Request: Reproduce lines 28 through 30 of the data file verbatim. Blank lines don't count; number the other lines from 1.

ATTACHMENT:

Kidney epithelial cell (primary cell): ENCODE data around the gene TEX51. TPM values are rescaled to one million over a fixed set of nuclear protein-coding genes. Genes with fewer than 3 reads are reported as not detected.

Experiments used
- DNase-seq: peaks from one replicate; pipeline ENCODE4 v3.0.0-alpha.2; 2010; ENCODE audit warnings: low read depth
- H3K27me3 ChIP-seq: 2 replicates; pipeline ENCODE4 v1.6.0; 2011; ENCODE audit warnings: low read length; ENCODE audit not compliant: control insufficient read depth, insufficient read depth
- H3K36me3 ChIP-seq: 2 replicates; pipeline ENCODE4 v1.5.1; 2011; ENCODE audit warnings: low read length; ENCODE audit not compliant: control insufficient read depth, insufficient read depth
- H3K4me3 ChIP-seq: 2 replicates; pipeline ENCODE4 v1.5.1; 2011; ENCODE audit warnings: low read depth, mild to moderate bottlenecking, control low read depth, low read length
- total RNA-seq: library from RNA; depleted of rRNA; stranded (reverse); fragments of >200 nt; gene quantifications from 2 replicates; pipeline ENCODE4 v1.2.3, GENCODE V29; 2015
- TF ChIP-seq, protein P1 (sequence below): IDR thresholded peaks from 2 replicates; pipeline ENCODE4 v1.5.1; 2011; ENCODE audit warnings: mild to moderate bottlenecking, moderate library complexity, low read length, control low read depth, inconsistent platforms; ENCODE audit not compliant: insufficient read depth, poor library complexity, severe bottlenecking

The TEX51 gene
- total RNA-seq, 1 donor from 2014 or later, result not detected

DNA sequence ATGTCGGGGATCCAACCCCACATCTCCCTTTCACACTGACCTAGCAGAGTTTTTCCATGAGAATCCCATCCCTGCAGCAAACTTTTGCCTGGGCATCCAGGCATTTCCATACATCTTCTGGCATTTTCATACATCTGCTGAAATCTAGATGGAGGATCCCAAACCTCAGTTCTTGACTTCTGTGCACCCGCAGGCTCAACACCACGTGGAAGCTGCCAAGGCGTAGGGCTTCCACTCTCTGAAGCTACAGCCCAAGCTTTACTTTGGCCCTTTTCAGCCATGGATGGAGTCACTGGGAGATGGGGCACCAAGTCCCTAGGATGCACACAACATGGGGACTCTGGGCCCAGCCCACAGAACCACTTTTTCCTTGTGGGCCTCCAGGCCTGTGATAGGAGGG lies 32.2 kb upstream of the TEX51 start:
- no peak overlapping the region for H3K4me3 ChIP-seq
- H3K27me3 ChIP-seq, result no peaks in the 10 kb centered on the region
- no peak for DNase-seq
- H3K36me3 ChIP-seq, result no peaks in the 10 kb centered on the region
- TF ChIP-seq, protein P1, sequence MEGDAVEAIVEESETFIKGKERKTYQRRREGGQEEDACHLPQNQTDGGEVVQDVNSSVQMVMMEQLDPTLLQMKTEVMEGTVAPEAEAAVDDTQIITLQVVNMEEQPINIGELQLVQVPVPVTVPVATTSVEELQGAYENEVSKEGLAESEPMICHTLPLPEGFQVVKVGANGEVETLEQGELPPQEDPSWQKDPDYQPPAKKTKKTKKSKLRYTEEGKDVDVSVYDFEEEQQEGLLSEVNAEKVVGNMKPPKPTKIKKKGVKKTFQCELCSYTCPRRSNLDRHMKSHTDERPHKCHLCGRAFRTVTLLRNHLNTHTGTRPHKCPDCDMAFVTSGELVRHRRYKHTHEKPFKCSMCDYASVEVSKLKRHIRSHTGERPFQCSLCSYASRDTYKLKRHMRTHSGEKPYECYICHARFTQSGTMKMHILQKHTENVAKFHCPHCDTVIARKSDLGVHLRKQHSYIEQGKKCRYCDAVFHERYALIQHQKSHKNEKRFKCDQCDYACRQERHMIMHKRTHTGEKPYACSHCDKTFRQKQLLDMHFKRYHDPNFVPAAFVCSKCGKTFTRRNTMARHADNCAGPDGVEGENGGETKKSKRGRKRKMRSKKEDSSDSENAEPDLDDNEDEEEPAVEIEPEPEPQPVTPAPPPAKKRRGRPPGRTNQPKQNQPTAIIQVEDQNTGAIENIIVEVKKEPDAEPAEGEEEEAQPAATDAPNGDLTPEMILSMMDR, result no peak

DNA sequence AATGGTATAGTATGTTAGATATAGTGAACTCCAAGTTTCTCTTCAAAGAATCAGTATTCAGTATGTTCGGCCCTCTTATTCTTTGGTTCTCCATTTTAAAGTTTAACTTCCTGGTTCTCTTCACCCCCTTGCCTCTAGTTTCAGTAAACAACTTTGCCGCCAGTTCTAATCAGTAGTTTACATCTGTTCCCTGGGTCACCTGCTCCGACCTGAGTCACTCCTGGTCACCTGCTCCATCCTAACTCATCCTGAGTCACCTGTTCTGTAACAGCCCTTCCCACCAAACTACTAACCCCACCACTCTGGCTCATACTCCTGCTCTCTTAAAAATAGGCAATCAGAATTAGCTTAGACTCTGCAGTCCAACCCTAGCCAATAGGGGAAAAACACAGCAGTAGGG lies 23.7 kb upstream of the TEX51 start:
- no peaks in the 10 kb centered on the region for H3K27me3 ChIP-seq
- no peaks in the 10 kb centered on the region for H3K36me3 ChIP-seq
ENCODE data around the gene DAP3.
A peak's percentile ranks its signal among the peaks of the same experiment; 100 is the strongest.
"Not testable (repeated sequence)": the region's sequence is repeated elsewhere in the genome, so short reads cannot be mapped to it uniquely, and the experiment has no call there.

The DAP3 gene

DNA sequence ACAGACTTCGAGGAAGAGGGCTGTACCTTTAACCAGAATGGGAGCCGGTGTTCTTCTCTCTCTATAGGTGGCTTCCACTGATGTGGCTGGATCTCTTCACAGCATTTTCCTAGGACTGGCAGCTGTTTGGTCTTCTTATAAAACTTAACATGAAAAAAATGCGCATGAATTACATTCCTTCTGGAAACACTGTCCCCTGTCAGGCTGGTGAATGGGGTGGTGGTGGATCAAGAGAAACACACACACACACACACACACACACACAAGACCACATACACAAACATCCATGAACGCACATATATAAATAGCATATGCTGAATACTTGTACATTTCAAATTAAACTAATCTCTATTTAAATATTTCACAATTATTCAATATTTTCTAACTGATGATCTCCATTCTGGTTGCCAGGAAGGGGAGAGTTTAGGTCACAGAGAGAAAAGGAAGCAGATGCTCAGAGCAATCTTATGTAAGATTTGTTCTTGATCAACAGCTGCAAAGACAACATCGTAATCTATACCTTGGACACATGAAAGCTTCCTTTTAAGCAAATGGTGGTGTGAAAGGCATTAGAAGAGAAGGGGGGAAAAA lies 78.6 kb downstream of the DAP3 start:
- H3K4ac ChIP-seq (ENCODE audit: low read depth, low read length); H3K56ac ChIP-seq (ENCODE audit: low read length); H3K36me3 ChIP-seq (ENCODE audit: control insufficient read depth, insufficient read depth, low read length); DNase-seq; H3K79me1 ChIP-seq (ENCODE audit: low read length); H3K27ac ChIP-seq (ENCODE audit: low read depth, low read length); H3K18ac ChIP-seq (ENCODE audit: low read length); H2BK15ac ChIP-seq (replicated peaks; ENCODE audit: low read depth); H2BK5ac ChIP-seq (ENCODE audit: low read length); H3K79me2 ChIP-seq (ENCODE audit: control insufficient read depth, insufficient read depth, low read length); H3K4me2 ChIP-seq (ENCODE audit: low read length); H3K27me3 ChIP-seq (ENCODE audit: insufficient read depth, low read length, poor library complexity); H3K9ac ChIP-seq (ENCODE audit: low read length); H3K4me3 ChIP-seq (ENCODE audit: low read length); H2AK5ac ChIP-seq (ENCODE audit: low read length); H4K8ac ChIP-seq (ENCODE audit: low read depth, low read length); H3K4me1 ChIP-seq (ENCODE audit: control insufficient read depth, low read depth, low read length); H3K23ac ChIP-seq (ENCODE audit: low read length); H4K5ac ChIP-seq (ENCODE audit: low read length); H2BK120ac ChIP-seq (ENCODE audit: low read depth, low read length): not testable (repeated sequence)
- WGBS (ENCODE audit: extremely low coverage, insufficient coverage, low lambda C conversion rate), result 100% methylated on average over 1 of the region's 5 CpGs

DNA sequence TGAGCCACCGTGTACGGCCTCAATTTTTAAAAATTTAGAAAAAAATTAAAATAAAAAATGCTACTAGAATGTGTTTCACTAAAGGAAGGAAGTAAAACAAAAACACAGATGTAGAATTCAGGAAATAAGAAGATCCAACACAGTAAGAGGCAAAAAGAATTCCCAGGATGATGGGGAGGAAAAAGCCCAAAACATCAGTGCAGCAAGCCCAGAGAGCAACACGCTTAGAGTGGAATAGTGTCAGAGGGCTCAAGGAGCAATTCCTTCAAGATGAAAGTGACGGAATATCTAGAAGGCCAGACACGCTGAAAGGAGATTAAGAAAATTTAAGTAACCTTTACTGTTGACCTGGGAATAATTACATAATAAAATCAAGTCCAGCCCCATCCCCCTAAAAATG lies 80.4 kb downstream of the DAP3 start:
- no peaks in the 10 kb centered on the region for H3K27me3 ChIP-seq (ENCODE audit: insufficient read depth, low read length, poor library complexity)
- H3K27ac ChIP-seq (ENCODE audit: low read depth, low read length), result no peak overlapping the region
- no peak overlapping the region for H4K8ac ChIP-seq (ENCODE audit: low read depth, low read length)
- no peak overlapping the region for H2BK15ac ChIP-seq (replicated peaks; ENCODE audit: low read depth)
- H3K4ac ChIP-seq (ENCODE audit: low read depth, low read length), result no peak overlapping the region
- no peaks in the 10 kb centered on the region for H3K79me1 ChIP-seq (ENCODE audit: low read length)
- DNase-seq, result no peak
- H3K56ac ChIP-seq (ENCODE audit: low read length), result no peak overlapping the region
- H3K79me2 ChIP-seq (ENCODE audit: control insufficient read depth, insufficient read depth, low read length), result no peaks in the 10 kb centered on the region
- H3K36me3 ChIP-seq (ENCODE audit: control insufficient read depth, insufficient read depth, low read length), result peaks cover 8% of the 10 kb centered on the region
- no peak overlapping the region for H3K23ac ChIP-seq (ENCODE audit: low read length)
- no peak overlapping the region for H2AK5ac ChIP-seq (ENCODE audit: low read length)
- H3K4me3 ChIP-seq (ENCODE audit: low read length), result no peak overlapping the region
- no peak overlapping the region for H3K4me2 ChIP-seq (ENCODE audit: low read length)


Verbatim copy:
- no peaks in the 10 kb centered on the region for H3K27me3 ChIP-seq (ENCODE audit: insufficient read depth, low read length, poor library complexity)
- H3K27ac ChIP-seq (ENCODE audit: low read depth, low read length), result no peak overlapping the region
- no peak overlapping the region for H4K8ac ChIP-seq (ENCODE audit: low read depth, low read length)